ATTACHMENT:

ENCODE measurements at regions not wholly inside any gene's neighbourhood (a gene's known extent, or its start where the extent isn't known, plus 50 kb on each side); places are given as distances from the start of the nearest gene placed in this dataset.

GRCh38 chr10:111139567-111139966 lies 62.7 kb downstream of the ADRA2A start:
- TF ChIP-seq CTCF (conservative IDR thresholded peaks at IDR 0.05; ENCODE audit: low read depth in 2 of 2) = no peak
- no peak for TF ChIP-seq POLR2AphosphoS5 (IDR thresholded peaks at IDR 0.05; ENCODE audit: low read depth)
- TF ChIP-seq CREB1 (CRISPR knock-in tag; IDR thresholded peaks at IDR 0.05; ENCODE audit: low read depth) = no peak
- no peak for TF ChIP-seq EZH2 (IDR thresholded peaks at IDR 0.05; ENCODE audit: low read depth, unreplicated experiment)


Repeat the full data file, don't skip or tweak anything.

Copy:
ENCODE measurements at regions not wholly inside any gene's neighbourhood (a gene's known extent, or its start where the extent isn't known, plus 50 kb on each side); places are given as distances from the start of the nearest gene placed in this dataset.

GRCh38 chr10:111139567-111139966 lies 62.7 kb downstream of the ADRA2A start:
- TF ChIP-seq CTCF (conservative IDR thresholded peaks at IDR 0.05; ENCODE audit: low read depth in 2 of 2) = no peak
- no peak for TF ChIP-seq POLR2AphosphoS5 (IDR thresholded peaks at IDR 0.05; ENCODE audit: low read depth)
- TF ChIP-seq CREB1 (CRISPR knock-in tag; IDR thresholded peaks at IDR 0.05; ENCODE audit: low read depth) = no peak
- no peak for TF ChIP-seq EZH2 (IDR thresholded peaks at IDR 0.05; ENCODE audit: low read depth, unreplicated experiment)